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3 Lessons For A Greener And More Profitable Supply Chain

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What do three leading chemical, automobile, and software companies have in common? All three – Honda, BASF and SAP– are looking to curb risks and take advantage of opportunities across their global supply chains. They’re doing so by measuring their greenhouse gas emissions not just in their operations but up and down their value chains.

Many other multinationals are heading in the same direction. The Carbon Disclosure Project’s (CDP) annual survey of the Global 500, released last month, reveals that seven in ten respondents measured some value chain emissions in 2011, up from about half in 2010. (Note this figure is based on WRI’s analysis of the 405 companies that submitted data to the CDP 2012 survey data.)

What’s driving the world’s biggest corporations down this path? In a nutshell: reputation, risk and opportunity.

First, business leaders are recognizing that companies’ global value chains are increasingly under scrutiny by consumers, the media, and most importantly investors. A case in point is the unwelcome attention Apple has received for its association with its Chinese supplier, Foxconn. Retailers and corporate customers, too, are increasingly asking suppliers how they apply sustainability principles to the products they produce. Given the attention, corporations ignore supply chains risks at their peril.

Second, companies are increasingly aware of their exposure to environmental risks, such as climate change and water scarcity, through impacts on their suppliers. In particular, recent extreme weather events have put corporate leaders on alert. This summer’s record-breaking U.S. droughts have had ripple effects well beyond agriculture, including on the food and drink industry. Likewise, the 2011 floods in Thailand that shut down electronic components hit many Fortune 500 technology companies.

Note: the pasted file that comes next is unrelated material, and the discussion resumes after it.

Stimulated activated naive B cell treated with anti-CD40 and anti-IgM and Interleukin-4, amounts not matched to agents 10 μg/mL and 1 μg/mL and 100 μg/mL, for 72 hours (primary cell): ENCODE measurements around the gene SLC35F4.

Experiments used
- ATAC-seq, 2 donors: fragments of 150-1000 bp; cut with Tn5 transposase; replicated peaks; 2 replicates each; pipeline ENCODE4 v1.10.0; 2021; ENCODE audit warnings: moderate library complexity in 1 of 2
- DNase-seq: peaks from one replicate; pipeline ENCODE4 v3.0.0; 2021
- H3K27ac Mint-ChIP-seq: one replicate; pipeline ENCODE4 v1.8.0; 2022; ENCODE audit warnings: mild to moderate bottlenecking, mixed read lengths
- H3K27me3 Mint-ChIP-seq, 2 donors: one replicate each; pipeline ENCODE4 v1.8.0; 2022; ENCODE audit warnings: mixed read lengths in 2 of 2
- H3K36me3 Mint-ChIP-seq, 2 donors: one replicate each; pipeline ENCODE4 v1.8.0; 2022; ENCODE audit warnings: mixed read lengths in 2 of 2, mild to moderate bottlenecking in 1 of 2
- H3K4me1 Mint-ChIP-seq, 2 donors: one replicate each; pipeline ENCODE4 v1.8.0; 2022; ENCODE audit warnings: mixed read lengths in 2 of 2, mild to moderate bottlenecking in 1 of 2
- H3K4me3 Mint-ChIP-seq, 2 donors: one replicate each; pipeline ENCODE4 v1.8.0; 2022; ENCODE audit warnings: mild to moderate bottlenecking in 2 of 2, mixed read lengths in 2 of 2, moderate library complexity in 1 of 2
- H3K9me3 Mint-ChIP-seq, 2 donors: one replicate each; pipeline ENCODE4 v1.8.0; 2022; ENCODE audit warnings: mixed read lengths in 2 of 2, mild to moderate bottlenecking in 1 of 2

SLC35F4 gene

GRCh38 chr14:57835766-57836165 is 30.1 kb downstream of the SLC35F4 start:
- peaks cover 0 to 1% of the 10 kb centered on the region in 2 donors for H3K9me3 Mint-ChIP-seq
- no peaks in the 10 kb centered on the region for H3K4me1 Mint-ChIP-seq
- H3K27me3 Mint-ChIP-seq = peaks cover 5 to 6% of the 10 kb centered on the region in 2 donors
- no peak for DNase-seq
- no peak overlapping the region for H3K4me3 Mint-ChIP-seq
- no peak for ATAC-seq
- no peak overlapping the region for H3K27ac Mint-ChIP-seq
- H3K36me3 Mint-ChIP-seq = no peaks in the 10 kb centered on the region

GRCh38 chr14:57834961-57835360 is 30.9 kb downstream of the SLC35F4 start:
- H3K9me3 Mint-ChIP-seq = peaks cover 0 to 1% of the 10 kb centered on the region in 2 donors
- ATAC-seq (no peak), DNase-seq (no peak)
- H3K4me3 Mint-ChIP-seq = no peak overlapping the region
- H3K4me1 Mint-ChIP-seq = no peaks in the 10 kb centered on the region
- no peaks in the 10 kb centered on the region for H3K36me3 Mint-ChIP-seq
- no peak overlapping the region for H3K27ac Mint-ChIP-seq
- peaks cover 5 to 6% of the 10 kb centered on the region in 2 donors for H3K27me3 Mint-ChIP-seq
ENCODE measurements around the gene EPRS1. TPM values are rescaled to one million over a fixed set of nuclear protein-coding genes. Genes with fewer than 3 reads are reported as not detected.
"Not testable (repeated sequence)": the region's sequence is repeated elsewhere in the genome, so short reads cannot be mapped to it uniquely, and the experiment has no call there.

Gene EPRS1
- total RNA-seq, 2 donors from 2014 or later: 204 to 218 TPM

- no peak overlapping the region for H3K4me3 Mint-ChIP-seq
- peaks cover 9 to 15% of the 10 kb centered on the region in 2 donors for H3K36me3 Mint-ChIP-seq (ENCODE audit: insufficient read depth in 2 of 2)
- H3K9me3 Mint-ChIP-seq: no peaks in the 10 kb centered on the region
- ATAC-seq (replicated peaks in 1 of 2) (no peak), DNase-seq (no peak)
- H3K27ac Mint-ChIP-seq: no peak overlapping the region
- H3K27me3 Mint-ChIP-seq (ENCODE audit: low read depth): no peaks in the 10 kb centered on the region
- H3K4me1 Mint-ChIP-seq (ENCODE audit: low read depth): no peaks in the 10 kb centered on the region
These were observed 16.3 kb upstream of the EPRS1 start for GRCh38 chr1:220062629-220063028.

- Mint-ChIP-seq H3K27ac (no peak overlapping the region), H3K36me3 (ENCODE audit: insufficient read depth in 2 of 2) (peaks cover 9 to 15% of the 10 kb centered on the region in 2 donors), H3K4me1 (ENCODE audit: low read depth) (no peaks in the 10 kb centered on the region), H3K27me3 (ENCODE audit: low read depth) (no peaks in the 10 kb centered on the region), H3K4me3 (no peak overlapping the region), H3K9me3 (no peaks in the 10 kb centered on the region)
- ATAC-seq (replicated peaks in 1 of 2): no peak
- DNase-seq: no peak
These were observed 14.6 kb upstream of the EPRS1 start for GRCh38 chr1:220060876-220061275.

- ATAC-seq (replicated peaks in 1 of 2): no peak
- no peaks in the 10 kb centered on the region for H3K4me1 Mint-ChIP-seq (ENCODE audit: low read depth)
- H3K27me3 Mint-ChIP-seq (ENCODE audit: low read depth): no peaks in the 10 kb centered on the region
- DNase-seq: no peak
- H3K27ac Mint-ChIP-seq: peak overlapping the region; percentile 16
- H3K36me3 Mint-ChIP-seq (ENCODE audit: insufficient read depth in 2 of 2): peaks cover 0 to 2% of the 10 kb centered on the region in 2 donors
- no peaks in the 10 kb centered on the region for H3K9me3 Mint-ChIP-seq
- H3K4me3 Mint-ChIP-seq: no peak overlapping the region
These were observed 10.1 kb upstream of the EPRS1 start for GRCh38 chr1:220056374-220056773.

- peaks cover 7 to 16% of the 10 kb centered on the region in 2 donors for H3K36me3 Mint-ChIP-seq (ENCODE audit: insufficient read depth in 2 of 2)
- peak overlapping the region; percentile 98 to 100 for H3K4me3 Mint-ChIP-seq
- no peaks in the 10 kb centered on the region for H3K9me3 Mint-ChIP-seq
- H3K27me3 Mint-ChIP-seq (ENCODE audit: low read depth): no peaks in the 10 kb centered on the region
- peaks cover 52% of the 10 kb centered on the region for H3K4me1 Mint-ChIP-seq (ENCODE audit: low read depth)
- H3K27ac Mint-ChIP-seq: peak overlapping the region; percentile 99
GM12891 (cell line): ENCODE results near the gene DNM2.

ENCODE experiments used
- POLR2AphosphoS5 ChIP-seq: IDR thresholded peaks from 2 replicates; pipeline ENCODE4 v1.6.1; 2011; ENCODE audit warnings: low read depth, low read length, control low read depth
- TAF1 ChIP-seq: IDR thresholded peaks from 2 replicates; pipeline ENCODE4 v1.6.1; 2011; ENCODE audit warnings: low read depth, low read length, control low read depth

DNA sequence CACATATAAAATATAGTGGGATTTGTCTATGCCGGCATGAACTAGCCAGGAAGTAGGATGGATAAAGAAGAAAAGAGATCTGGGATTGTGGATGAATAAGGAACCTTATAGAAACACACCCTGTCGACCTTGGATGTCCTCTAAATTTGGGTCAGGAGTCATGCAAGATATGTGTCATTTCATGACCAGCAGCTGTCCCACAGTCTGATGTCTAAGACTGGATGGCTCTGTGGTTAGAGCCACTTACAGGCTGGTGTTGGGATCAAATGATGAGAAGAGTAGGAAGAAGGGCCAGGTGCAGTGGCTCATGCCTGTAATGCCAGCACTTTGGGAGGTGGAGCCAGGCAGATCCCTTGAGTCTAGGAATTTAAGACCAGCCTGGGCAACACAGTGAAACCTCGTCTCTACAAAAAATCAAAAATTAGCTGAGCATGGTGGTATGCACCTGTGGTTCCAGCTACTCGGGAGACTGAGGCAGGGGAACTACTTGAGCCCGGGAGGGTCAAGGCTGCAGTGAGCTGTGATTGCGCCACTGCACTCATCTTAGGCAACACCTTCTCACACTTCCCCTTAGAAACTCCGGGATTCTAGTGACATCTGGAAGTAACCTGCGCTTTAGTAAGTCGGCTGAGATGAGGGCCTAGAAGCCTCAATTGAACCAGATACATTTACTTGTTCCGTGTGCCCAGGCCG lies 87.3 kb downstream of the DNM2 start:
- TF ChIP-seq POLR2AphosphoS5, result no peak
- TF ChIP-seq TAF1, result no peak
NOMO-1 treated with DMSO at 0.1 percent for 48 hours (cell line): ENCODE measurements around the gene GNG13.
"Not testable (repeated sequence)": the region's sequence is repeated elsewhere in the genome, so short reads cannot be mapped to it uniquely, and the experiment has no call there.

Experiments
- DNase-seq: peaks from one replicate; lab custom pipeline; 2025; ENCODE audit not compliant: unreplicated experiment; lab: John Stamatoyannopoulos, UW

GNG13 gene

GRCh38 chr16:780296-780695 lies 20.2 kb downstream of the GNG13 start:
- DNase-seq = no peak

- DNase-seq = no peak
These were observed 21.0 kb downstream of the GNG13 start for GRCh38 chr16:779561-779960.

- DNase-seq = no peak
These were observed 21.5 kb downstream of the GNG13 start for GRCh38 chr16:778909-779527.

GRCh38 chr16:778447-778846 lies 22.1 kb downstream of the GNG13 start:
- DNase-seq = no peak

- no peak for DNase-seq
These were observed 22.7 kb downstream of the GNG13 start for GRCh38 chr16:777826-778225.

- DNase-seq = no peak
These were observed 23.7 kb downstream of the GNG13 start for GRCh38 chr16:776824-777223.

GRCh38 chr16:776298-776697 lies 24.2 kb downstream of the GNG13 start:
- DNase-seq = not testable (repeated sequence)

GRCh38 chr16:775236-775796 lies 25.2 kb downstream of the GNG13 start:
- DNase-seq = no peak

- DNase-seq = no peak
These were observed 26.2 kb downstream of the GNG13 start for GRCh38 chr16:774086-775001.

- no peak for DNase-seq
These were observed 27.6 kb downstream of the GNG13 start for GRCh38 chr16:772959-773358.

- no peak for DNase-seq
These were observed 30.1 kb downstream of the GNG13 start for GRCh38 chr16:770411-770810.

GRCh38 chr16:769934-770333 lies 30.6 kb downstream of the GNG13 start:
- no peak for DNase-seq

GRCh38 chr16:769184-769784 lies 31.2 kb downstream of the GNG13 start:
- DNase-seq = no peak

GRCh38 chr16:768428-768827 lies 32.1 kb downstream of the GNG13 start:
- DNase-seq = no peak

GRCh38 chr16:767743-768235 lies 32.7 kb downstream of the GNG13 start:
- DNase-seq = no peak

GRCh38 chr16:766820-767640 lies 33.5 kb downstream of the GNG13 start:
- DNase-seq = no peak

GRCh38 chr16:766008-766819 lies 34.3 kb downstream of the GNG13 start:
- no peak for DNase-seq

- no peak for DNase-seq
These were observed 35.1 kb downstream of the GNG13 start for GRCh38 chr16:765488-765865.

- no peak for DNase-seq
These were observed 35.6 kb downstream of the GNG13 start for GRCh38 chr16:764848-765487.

Reflecting such real world threats, 81 percent of companies responding to the CDP survey said they faced physical risks from climate change. Thirty-seven percent went so far as to describe them as “a real and present danger.”

Turning Risk Into Reward

On the flip side, measuring value chain emissions can unearth hidden treasure in terms of efficiency and cost savings. Gaining an understanding of greenhouse gas hotspots in the value chain also helps to focus efforts for product design improvements and reveal additional opportunities for innovation.

Raw material suppliers often account for a large percentage of a company’s environmental footprint, especially in sectors such as retail, and food and beverages. For example, Kraft Foods found that 70 percent of its greenhouse gas impact comes from its raw materials. Companies can deploy emission inventories to identify actions that help their suppliers save on energy and fuel use, leading in turn to bottom line benefits.

This is the goal for first movers like BASF, SAP and Honda. And it’s where the Greenhouse Gas Protocol Corporate Value Chain (Scope 3) Standard comes in. Launched a year ago, by the World Resources Institute and the World Business Council for Sustainable Development (WBCSD), the pioneering standard provides a step-by-step guide to measure and report value chain emissions.

Lessons From Three Companies...Read more on Forbes.com

Last modified on Tuesday, 16 October 2012 08:05

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